The natural process of starch biosynthesis also introduces α-(1à6) linkages to the chain backbone. Naturally-occurring amylose contains a small amount of these linkages, which we will here call branch points. However, amylose is just one component of the compact energy storage of plants known as starch, and it is usually the minor component. Instead, the majority (70 – 80%) of material in most starches consists of amylopectin, which is a monster of a molecule worthy of much study. Perhaps the best and most vivid conceptual illustration for the nature of amylose was proposed by Susumu Hizukuri, who created a chandelier or bush-like structure of forged chain-links suspended from a single originating chain (see below).


Because amylopectin molecules are so large – indeed, they are the largest polymers, in terms of molecular weight, found in nature – they actually contain multiple crystalline and amorphous domains and are responsible for the overall crystallinity of starch granules. The branch-chains of amylopectin accomplish this by forming coiled double-helices of glucose polymers. Even at this level, this is not an easy system to describe, for the length of these chains can thereby dictate the crystalline nature and properties of starch. The two main categories of starch crystalline structure are the A-type and the B-type, which are distinguished based on the unit cell of starch-chain double-helices. A third type, the C-type, is more properly a mixture of the A-type and B-type structures within the same starch granule. A fourth also exists but is of a special character and so shall not be treated here.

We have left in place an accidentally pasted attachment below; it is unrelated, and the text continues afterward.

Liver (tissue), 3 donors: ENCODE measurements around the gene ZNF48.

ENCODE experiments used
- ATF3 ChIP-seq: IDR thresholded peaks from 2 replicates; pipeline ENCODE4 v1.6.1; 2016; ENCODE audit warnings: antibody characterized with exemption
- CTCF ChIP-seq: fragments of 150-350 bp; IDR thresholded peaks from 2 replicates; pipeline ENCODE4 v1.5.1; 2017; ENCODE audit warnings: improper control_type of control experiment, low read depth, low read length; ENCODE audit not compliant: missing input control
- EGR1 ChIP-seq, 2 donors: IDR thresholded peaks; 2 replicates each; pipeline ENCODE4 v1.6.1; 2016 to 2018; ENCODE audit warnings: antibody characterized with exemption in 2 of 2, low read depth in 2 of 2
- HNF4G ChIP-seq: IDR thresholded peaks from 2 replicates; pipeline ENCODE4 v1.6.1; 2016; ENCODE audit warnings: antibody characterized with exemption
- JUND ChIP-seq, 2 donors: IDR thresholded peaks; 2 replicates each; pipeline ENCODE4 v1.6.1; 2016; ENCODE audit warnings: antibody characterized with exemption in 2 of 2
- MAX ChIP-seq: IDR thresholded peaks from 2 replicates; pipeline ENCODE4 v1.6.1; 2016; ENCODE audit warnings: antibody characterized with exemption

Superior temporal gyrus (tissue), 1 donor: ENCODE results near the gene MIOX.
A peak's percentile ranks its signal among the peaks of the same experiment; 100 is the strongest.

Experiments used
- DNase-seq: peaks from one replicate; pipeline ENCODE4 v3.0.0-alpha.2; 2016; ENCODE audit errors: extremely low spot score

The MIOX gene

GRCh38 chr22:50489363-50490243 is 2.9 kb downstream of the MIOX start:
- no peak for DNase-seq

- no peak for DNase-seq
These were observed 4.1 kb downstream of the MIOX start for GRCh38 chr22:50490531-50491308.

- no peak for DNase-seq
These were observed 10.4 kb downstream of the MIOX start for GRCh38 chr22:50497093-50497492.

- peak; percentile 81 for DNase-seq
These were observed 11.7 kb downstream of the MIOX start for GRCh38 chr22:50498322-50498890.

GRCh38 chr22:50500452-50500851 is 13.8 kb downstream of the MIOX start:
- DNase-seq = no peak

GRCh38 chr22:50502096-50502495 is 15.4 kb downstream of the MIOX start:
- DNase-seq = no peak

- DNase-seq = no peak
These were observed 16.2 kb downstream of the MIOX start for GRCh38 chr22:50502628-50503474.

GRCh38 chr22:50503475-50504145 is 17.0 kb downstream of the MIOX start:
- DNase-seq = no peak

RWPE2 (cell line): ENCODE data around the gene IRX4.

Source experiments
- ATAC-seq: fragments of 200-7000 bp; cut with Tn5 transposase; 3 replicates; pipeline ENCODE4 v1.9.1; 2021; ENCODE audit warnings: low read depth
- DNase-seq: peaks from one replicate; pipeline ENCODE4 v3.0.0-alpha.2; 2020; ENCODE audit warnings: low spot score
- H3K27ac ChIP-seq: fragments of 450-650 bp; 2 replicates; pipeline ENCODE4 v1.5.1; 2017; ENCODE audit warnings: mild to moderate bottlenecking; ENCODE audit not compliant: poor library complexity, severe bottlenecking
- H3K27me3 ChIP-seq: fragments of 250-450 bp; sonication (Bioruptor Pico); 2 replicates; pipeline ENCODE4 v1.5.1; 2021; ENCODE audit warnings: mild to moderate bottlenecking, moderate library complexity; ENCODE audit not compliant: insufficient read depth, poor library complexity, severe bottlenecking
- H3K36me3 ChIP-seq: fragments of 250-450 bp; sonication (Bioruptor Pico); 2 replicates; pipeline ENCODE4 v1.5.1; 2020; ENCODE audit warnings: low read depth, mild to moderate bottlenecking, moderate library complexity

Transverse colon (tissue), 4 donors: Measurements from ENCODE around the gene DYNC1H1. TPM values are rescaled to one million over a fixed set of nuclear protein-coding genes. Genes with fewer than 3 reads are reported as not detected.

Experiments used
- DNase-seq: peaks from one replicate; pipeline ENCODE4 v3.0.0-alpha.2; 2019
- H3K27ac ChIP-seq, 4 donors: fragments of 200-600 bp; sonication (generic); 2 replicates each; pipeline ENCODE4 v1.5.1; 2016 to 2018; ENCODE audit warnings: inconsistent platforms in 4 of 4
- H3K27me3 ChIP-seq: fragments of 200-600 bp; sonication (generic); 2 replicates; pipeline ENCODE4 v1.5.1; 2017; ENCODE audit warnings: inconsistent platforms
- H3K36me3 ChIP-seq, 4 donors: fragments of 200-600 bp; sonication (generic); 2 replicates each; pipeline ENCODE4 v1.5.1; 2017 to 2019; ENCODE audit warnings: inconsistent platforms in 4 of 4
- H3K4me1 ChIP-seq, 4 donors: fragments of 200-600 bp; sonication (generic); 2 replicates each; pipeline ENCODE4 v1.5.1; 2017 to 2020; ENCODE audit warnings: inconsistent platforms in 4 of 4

A-Type Double-Helix Packing (Circles)
B-Type Double-Helix Packing (Circles)

Confused yet? Good. We will not muddy the waters here further with an exact discussion of the limits of amylopectin chain-lengths that give rise to these characteristics. A decent rule of thumb at this point is that the A-type structure results from closer packing of the double-helices of shorter amylopectin branch-chains, whereas the B-type results from the looser packing of longer amylopectin branch-chains. Helpfully, cereal starches generally fall into the A-type classification, whereas tuber starches (with the notable exception of tapioca) generally fall into the B-type. Pulses and bananas of many varieties are exemplary of the C-type.

All of this is merely a foundation. In talking about starch, where very fine differences in chemical structure and characteristics can have a profound influence on the properties of the resulting material, these foundational aspects are very often neglected by professionals dealing only with higher-level applications of these materials, such as in feeding studies. It is my intention to clarify these matters for the layman and to describe, in as much detail as I can, why often the conventional wisdom on these matters is merely falsehood.

Note: I did not have access to my usual chemical drawing program when making this post, and as such I must confess that the images contained in this document were shamelessly lifted from Wikipedia and doctored accordingly. For the tireless editors of that ultimate repository of man’s useless knowledge, I express my deepest gratitude.